Developing a Business Case


What is a business case?

A business case sets out the problem or opportunity, considers options, analyses costs, benefits and risks, and ultimately supports an investment decision. The completion of a detailed business case on investment proposals coming forward is encouraged. The business case should clearly outline the nature of the policy problem the investment is seeking to address that directly links to the goals and objectives of the Government in the market/sector in which the investment is proposed.

A business case is considered the key document to support investment decision-making. To ensure that it achieves its purpose the business case should be continually updated throughout the development and decision-making process to include the best information available, while taking into account whole-of-life cycle considerations.

The essential elements of a business case are outlined below.  These have been modified from Infrastructure Australia guidance for application in a broader range of policy proposals.  For infrastructure projects where Australian Government funding sought is greater than $100 million please refer to the Infrastructure Australia Assessment Framework.

Essential elements of a business case

1. Identify problems and/or opportunities

The purpose of this stage is to identify current and emerging problems and opportunities and demonstrate the benefits of addressing them.

A ‘problem’ is a cost to be avoided or saved, while an ‘opportunity’ is a benefit to be gained.

The impact of problems or opportunities should be demonstrated using evidence, including:

  • the scale of the problem or opportunity, expressed in monetary terms where possible
  • the timing of the problem or opportunity — when the costs and benefits will occur, and how this timeframe influences investment decisions
  • the underlying or root causes of the problem or opportunity.

Key questions to address include:

  • Is the problem/opportunity expressed as a straightforward statement?
  • Is the problem/opportunity to link to other problems, programs and projects?
  • How does the problem/opportunity align with relevant Government priorities/policy objectives?
  • Is the problem/opportunity measured by quantitative and/or qualitative data?
  • Has the problem/opportunity been monetised over time?
  • What are the assumptions about future trends in drivers (e.g. population, economic growth, technology, climate trends)?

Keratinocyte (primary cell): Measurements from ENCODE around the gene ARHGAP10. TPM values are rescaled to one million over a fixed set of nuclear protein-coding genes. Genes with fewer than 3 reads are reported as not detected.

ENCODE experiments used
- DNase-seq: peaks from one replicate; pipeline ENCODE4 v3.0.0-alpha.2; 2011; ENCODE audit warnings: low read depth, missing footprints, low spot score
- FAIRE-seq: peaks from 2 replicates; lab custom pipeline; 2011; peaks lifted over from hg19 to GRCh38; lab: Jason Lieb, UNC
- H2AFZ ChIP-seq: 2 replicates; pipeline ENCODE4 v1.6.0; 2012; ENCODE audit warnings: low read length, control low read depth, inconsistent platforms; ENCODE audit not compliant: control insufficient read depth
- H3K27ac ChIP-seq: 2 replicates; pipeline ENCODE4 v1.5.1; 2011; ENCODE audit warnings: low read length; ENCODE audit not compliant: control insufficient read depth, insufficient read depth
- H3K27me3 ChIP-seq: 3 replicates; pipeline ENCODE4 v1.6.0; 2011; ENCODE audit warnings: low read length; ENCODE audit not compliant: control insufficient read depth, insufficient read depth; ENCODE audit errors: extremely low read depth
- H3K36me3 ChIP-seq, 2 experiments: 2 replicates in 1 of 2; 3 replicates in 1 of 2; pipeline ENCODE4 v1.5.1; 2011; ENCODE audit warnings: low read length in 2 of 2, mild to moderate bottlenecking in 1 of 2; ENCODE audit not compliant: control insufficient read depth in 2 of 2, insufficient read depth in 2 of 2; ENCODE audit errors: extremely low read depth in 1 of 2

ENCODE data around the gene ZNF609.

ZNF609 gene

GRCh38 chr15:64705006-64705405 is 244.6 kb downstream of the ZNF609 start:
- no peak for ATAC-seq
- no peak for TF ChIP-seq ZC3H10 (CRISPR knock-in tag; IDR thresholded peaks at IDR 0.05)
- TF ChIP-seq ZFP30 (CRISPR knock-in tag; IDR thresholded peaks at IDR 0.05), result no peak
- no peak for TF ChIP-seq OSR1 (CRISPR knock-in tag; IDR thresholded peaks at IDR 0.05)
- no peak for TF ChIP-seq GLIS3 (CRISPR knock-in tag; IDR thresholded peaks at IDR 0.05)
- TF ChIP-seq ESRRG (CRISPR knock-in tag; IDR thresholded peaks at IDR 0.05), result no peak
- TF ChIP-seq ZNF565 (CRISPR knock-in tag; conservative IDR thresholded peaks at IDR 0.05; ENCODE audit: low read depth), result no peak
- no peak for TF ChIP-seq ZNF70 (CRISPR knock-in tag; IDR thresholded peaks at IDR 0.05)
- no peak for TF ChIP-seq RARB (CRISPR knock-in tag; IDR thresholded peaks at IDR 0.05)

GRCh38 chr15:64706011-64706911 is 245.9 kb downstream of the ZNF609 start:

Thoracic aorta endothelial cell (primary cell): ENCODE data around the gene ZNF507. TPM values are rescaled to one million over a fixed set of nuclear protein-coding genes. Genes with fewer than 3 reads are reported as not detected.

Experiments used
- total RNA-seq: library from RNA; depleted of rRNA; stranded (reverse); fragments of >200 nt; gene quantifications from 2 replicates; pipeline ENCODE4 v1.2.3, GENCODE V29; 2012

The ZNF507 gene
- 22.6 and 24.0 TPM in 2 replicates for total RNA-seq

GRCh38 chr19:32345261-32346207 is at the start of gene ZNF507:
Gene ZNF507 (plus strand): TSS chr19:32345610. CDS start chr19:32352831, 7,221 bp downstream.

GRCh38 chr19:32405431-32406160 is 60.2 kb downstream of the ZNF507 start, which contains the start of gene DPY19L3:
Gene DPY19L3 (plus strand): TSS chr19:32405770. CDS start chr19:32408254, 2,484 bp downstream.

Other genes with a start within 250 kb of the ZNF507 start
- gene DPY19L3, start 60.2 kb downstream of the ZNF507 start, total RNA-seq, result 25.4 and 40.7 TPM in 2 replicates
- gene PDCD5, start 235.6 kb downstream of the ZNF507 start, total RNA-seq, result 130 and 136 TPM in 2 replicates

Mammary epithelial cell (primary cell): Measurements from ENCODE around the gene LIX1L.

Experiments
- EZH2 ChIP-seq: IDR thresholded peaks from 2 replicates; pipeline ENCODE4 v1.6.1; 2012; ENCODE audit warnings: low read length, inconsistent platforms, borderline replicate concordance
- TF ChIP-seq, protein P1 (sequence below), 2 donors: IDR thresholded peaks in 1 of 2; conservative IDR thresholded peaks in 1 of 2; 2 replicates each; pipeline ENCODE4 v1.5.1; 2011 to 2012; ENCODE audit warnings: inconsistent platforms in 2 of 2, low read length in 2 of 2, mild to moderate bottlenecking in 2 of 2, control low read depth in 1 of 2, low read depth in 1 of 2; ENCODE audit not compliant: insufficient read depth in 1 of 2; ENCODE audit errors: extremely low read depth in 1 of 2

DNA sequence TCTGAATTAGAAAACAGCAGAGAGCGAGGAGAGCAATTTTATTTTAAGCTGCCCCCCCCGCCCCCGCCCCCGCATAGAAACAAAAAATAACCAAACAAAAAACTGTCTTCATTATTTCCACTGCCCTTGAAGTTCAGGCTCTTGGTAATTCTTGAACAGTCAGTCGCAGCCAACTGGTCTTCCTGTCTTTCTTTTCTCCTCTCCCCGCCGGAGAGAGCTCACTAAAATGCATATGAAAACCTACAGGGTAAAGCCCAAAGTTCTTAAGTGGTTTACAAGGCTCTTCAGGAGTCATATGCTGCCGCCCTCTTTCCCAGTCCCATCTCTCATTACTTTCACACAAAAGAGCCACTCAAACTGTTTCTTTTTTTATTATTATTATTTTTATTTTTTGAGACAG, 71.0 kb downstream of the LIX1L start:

• Have the project/opportunity interrelationships been described?

2. Options analysis

The purpose of this stage is to present a wide range of options, including a base case, to address an identified problem or opportunity. You should then assess each of these options through a rigorous process to determine which are likely to most benefit the Australian community. Options Analysis should identify a longlist of options to address the problems and opportunities that were identified above.

The longlist of options should represent a wide range of reasonable alternatives (both capital and non‑capital) and a detailed and evidence-based assessment to determine a shortlist of these options. You should consider how individual initiatives and options can be packaged together or better coordinated for a more efficient and effective outcome, and how such options can handle future uncertainty if necessary.

The key deliverables from this stage are:

  • a description of each option
  • benefits
  • cost information (including capital expenditure and operating expenditure, where relevant), at a high level
  • a description of the option’s expected impact in terms of efficiency, equity and productivity, imposed on or gained by stakeholders by the possible initiatives

3. Detailed business case development

The purpose of this stage is to refine and finalise your business case by:

  • developing in greater detail the options you shortlisted above to address the problem or opportunity. This includes detail on the costs, benefits, delivery and risks of each option.
  • refining options on the basis of your analysis. For example, you may refine route alignments, interchanges or building design standards
  • ensuring that all factors relevant to the success of an option are comprehensively addressed. For example, operations, land use planning and governance structures.

Key questions to address include:

  • How was the project contingency estimated?
  • For each benefit component, how were the benefits estimated? What are the forecast benefits?
  • What are the characteristics of the underlying demand model?
  • What timeframe has demand been modelled over (month, quarter, year etc.)?
  • Who were the capital cost estimates prepared by?
  • What are the underlying characteristics of the cost-benefit analysis conducted for each project case?
  • What are the ongoing costs associated with the project, including maintenance and operating costs?
  • Are costs consistent with best practice cost estimation guidelines?
  • What sensitivity analysis has been undertaken?
  • Related initiatives or projects – Are the benefits and costs closely related to, dependent upon or potentially influenced by other initiatives or projects?
  • Are there any non-monetised costs and benefits? If so, what are the potential project benefits from them?
  • What is the Delivery Strategy and Operations Strategy?
  • How will the project be funded and financed?
  • What are the unmitigated project risks?
  • What is the Post Completion Review strategy/approach

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